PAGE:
Rationale: Recent studies have found decreased serotonin (5-HT) transmission within the nucleus accumbens following withdrawal from chronic cocaine. Objective: We sought to investigate whether increasing brain 5-HT levels would decrease behavioral responses that occur following cocaine withdrawal, namely increased preference for a cocaine environment and anxiety. Methods: The conditioned place preference and the defensive burying paradigms were used to measure the behavioral responses that occur 1 week following cocaine withdrawal. Results: We show that pharmacological agents that increase 5-HT transmission (sertraline or 5-hydoxytryptophan, 5-HTP) abolish the preference of subchronically cocaine-treated, abstinent rats for a cocaine-associated environment. Similar results were seen when sertraline was microinjected into the nucleus accumbens. Conversely, rats acutely conditioned with cocaine showed an increased preference for a cocaine-associated environment when pretreated with these drugs. Sertraline also decreased the heightened anxiety-like behaviors found in subchronically treated cocaine rats. Conclusions: These results indicate that drugs that augment 5-HT function may reduce the desire for cocaine following cocaine withdrawal, and thus facilitate cocaine abstinence in dependent subjects.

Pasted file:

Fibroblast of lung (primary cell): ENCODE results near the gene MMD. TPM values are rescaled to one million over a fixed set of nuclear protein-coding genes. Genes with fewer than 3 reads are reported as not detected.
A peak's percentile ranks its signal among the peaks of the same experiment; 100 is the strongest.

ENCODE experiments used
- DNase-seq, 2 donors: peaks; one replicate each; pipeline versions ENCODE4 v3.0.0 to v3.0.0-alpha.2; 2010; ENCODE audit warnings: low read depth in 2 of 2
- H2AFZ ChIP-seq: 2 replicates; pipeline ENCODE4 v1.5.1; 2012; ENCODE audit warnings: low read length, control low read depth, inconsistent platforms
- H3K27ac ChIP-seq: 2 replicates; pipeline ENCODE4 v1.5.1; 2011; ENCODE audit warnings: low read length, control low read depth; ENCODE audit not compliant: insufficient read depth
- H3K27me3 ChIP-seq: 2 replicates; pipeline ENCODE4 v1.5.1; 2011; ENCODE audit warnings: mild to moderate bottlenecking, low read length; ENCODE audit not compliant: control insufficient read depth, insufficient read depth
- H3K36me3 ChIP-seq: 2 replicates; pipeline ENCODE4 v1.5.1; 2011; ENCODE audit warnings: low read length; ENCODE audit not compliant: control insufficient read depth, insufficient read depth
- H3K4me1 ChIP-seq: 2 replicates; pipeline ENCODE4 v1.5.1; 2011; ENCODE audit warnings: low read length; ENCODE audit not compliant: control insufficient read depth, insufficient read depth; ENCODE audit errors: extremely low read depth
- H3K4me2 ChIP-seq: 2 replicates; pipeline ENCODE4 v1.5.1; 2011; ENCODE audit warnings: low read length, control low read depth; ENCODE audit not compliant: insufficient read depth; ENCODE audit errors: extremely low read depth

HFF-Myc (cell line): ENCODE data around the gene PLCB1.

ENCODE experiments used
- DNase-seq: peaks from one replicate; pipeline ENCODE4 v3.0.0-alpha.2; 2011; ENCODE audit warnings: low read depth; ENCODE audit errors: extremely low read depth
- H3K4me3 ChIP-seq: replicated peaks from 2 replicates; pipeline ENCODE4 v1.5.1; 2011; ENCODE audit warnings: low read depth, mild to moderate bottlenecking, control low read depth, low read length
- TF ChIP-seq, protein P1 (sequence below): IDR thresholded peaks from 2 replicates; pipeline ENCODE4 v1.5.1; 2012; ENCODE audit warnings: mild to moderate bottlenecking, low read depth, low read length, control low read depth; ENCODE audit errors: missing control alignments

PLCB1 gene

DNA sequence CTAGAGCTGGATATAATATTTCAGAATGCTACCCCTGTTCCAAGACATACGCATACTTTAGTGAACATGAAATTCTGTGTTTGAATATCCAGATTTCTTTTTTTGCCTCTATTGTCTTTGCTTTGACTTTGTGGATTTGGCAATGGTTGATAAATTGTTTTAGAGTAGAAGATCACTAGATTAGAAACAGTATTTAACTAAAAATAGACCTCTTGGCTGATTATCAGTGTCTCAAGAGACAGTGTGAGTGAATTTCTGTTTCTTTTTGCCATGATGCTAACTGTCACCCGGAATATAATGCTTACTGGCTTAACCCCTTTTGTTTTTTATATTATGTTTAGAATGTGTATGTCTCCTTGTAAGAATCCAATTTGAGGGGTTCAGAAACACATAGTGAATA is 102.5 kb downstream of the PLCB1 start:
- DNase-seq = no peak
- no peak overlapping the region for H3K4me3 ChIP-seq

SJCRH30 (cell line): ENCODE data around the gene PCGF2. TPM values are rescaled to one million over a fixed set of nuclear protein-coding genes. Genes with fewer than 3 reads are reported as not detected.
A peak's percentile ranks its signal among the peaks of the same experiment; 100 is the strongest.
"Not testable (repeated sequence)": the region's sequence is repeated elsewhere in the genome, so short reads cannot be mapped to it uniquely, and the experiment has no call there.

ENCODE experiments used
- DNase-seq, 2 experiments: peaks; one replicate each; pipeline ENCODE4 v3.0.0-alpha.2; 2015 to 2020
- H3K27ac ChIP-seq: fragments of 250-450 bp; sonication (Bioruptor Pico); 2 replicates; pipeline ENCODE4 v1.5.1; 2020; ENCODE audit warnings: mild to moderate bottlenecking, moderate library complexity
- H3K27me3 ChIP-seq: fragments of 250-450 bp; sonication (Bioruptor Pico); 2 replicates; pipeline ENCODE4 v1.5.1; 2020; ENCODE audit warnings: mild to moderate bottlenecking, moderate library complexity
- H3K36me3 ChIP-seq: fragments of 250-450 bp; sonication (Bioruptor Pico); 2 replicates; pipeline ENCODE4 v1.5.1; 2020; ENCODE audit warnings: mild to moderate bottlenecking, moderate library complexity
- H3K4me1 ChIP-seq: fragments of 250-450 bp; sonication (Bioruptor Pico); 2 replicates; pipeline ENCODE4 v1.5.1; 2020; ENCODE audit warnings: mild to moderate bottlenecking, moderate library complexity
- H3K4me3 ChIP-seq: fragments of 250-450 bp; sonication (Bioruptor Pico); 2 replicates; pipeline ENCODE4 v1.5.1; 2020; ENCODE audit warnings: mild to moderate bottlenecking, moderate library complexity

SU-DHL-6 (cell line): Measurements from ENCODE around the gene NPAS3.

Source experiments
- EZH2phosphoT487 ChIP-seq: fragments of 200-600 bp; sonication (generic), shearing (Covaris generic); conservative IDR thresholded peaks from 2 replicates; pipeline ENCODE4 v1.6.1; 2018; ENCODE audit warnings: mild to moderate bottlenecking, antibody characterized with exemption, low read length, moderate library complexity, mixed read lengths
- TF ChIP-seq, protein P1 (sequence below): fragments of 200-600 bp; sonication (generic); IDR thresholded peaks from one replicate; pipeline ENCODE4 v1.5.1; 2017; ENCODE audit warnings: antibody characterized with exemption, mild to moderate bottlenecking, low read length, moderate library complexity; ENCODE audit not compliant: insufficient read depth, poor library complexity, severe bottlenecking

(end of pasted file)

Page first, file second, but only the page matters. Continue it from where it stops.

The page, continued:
All Science Journal Classification (ASJC) codes
- Place conditioning